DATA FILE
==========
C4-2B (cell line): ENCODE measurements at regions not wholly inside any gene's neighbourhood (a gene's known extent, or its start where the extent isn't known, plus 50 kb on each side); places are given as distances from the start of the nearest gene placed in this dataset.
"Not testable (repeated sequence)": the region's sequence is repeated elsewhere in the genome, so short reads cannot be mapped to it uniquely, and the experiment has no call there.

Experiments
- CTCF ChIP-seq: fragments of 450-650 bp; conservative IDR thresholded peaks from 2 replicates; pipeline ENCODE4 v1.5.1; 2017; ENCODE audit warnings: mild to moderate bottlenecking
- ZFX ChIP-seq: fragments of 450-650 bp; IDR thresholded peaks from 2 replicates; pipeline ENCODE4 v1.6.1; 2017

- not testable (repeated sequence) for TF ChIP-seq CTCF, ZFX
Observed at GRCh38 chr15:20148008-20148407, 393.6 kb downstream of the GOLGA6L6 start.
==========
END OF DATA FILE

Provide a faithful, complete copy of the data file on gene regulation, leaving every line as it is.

C4-2B (cell line): ENCODE measurements at regions not wholly inside any gene's neighbourhood (a gene's known extent, or its start where the extent isn't known, plus 50 kb on each side); places are given as distances from the start of the nearest gene placed in this dataset.
"Not testable (repeated sequence)": the region's sequence is repeated elsewhere in the genome, so short reads cannot be mapped to it uniquely, and the experiment has no call there.

Experiments
- CTCF ChIP-seq: fragments of 450-650 bp; conservative IDR thresholded peaks from 2 replicates; pipeline ENCODE4 v1.5.1; 2017; ENCODE audit warnings: mild to moderate bottlenecking
- ZFX ChIP-seq: fragments of 450-650 bp; IDR thresholded peaks from 2 replicates; pipeline ENCODE4 v1.6.1; 2017

- not testable (repeated sequence) for TF ChIP-seq CTCF, ZFX
Observed at GRCh38 chr15:20148008-20148407, 393.6 kb downstream of the GOLGA6L6 start.